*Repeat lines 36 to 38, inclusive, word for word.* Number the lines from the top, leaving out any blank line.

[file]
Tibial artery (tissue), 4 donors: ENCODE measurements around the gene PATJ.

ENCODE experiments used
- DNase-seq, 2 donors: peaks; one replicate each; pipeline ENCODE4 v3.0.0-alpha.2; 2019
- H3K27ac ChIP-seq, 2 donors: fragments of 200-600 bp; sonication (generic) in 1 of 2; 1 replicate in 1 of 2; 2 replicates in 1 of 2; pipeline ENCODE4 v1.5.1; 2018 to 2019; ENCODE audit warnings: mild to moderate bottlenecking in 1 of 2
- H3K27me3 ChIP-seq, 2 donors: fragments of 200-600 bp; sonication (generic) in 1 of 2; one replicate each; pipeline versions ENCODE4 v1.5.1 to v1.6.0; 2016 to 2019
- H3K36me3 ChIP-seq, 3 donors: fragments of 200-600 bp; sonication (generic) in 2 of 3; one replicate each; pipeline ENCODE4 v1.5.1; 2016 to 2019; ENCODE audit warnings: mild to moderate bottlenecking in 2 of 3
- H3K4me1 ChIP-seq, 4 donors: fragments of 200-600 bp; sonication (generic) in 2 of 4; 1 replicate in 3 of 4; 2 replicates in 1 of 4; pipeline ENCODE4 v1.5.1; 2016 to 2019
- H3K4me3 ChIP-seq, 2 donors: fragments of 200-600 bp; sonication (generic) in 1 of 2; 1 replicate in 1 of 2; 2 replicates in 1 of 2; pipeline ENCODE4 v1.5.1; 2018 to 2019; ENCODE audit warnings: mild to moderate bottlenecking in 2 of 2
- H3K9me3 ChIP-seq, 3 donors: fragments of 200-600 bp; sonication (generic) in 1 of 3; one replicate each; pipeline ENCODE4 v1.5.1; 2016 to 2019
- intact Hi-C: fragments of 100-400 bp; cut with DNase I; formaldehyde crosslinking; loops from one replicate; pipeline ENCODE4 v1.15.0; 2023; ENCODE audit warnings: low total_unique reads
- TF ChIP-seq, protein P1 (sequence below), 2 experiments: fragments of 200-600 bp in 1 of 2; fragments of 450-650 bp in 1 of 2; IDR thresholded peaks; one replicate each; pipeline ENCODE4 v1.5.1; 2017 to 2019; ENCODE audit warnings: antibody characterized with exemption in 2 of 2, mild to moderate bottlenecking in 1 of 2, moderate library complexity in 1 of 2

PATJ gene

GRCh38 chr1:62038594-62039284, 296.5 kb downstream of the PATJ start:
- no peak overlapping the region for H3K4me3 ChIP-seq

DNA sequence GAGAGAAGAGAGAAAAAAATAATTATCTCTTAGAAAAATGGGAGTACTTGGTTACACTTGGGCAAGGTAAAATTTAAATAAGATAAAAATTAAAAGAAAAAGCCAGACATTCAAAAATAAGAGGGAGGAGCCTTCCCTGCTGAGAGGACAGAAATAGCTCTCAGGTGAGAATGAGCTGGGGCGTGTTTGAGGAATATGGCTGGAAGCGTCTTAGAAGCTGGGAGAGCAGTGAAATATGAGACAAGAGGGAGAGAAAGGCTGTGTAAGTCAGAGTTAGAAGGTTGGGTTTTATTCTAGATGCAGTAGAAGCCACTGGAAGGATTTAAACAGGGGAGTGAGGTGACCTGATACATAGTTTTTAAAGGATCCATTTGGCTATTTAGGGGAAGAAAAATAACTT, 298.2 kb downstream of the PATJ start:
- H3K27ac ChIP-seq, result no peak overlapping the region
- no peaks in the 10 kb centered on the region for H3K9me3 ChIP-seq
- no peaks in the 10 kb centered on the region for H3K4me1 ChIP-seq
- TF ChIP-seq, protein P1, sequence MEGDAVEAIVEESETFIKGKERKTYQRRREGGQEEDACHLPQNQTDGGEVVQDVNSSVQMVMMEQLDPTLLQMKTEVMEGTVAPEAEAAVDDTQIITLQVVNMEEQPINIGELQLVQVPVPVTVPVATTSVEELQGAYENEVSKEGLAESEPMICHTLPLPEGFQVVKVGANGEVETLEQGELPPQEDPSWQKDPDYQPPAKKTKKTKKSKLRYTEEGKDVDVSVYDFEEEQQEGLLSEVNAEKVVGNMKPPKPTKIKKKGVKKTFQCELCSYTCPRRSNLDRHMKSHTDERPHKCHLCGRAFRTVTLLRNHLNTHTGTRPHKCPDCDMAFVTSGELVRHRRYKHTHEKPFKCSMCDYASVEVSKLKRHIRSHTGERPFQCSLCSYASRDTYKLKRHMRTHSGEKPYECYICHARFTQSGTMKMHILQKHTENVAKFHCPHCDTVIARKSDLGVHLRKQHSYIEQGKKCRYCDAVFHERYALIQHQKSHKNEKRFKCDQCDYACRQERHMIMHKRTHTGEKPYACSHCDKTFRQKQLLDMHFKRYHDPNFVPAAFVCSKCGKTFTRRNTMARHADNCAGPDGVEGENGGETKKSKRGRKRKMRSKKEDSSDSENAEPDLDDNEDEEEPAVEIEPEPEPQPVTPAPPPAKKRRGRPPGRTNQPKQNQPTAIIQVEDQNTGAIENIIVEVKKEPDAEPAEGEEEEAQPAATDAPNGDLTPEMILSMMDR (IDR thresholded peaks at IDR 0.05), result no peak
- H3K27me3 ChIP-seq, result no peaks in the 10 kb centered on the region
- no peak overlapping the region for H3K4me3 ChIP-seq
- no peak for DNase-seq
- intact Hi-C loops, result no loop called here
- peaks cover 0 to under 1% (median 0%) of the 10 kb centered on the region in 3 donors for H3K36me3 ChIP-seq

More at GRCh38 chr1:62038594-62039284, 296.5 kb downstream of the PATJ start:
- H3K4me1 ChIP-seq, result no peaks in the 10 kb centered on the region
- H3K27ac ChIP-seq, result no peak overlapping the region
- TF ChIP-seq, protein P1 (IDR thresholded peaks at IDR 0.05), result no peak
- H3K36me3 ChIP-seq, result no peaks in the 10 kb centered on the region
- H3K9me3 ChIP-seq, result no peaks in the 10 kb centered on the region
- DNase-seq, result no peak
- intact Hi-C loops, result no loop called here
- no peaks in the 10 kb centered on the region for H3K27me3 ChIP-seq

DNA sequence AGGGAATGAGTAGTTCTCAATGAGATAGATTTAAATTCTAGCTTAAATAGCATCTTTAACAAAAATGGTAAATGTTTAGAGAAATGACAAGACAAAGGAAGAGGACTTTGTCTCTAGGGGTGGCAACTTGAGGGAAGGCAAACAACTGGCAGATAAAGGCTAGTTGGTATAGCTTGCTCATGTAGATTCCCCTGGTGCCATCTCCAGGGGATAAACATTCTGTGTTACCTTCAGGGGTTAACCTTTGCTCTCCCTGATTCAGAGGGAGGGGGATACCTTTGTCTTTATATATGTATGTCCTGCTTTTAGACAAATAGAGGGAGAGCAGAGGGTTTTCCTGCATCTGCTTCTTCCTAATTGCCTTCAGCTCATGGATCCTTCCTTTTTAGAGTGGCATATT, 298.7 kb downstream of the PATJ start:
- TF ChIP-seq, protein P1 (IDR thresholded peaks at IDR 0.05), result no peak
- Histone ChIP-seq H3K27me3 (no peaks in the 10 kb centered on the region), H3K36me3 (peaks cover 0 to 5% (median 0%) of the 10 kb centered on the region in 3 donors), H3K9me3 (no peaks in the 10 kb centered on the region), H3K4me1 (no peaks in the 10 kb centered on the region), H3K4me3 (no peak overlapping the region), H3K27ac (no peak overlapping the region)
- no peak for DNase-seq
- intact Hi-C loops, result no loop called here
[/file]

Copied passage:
- Histone ChIP-seq H3K27me3 (no peaks in the 10 kb centered on the region), H3K36me3 (peaks cover 0 to 5% (median 0%) of the 10 kb centered on the region in 3 donors), H3K9me3 (no peaks in the 10 kb centered on the region), H3K4me1 (no peaks in the 10 kb centered on the region), H3K4me3 (no peak overlapping the region), H3K27ac (no peak overlapping the region)
- no peak for DNase-seq
- intact Hi-C loops, result no loop called here